About that content…

Yes, it’s still coming. I know it’s April and so far nothing, and you’d be perfectly within your rights to assume I’d abandoned this blog, but I haven’t. Not quite. Things have gone extra-slowly mainly due to my being a bit lazy. But I now have a fully-equipped bedroom office, and in one corner of that is my minimalist temporary simpit. However, I have yet to play – or even install – FSX on it, because I’m spending most of my time playing Elite: Dangerous, and this isn’t an Elite: Dangerous blog.

In short order, I plan to fabricate a mini-MIP that will hold my Saitek instruments and sit on top of the keyboard desk I have already incorporated into the mini-PIT. This will give me a playable sim environment. If and when I manage that, it’ll be worth a post. Meanwhile, the greater plan to build a shed for the new project continues, but I have yet to find a builder who can handle all the landscaping I want without wanting silly money for it. At this rate, I may well just hire the equipment and tackle it myself. Right now, I plan to start work as soon as the weather turns, but knowing the UK it could decide to rain from now to July, in which case nothing will get done until summer. We shall see.

Meanwhile, here’s a couple of pics.

My newly-completed office, with desktop PC

My newly-completed office, with desktop PC.

The red thing on the right of the picture is my 3D printer. It’s an Up! Plus 3D, a low-end printer from a no-brand manufacturer in China. The current model goes for £1200 but I was lucky and got this original model for just over £500, and it’s still perfectly capable if a little more fiddly. Calibrating it proprerly is a bitch, and getting the prints to stay on the base and not curl up and ruin things is a major pain, but once you get into the routine, it’s a fun hobby. Why did I buy it? Well, I figured it would come in handy for the project. You can print gears and handles and knobs and all sorts with it, and when the time comes to build panels and controls, it could come in handy. Right now, I’m just printing keyrings, cases for my Raspberry Pi, and lens adapters for the Oculus Rift.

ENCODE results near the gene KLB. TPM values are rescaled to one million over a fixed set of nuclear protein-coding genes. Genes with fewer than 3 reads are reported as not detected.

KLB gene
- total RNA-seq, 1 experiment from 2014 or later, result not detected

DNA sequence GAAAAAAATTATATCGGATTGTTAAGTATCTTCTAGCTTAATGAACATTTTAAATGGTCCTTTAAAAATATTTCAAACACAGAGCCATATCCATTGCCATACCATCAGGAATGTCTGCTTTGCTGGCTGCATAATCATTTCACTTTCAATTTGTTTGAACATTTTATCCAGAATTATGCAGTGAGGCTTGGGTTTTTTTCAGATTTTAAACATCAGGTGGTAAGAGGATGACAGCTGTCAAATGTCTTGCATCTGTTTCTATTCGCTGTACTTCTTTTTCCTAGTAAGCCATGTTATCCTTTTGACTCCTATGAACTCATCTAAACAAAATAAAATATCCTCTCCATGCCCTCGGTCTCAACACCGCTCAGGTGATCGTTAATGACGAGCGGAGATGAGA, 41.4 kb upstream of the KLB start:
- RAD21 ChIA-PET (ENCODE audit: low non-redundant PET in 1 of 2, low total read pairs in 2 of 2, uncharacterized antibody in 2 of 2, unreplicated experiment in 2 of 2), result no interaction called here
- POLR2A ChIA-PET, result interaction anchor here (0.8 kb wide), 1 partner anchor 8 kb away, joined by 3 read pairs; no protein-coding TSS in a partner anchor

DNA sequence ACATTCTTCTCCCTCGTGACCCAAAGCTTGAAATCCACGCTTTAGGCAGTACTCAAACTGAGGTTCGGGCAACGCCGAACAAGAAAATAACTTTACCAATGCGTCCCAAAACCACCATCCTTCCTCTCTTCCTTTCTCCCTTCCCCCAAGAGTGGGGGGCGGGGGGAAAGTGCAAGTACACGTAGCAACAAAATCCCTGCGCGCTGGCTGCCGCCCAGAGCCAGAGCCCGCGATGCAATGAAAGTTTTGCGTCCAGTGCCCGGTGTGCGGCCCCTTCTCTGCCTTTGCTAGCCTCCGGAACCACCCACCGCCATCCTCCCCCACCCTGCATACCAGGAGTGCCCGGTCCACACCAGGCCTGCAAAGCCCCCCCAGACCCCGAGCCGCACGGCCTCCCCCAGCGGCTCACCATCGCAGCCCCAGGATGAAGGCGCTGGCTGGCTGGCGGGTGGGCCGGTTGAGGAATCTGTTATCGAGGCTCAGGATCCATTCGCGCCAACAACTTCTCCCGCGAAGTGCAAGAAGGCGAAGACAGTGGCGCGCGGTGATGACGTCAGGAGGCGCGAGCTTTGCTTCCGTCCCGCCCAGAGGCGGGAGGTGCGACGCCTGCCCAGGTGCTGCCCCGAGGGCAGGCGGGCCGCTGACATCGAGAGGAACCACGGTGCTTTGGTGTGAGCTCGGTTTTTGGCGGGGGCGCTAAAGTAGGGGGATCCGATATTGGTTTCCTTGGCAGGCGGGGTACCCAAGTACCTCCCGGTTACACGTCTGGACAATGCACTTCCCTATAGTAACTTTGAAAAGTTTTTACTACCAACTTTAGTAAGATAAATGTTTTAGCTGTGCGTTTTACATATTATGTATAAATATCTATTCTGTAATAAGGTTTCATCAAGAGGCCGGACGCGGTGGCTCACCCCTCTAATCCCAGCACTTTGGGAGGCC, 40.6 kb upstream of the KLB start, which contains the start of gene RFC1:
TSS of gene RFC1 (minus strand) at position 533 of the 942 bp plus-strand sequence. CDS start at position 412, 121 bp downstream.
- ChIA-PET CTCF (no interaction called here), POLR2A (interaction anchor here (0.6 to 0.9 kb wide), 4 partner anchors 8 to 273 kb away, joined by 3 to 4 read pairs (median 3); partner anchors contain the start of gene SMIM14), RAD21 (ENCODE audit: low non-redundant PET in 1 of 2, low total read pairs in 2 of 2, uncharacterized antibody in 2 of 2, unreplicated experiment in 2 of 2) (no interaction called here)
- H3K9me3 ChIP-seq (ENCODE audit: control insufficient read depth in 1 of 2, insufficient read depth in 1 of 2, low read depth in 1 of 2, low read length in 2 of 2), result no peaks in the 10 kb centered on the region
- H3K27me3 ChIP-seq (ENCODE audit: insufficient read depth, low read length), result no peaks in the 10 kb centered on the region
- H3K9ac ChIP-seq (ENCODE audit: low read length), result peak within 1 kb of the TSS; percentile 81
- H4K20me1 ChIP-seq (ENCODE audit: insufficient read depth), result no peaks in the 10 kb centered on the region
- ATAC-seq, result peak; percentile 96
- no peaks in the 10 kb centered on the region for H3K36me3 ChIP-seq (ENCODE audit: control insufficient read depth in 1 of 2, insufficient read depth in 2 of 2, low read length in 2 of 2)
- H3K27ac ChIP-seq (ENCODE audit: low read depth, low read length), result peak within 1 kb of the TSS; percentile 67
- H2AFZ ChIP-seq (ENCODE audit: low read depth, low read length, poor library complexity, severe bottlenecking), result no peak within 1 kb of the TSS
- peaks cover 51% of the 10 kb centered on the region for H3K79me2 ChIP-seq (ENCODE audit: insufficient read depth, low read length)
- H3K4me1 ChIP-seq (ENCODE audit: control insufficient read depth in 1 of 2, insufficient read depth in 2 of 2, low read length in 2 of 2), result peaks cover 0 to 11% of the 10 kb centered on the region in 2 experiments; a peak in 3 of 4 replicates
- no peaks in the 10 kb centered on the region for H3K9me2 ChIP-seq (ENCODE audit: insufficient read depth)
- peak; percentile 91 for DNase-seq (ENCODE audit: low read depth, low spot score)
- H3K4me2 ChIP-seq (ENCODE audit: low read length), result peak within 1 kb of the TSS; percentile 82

But, me being me, I’m already investigating better and newer alternatives. There’s a new, semi-affordable (£3K) printer that creates its model using ultraviolet lasers and a bath of liquid polymer. The models it makes are much more detailed and continuous than those made using the multiple-2D-layer method all current consumer printers use. It’s also a lot faster. Watch this space.

The mini-pit in its current state.

The mini-pit in its current state.

That’s the pilot chair and frame from my previous temporary simpit. I cut it down and placed it into a wooden frame on a board, mounted the pedals in the right place, and then built the table over it as somewhere to place a keyboard, and – eventually – the instrument panel etc. That’s a Thrustaster HOTAS Warthog mounted on the chair; probably the best fighter-jet-style control set in the world right now. A perfectly detailed replica of the A-10 Warthog controls, made in cast metal rather than flimsy plastic and with the same components as the real deal. It’s fabulous, but sadly also fabulously expensive. You can’t beat it for playing Elite, though.

The monitor is actually my old 55″ LCD TV from the living room, which I recently replaced with a 4K model. It increases the immersion dramatically. But what really makes it is the Oculus Rift, which you can see on the table. I haven’t tried to play FSX with it – though I gather it’s been done, with minor glitches – but I have played E:D and it’s just something else entirely. You’re in the cockpit. End of story. Nothing else comes close, and I can’t wait for the consumer version of the Rift which should have enough resolution to eliminate the ‘screen-door’ effect of the DK2.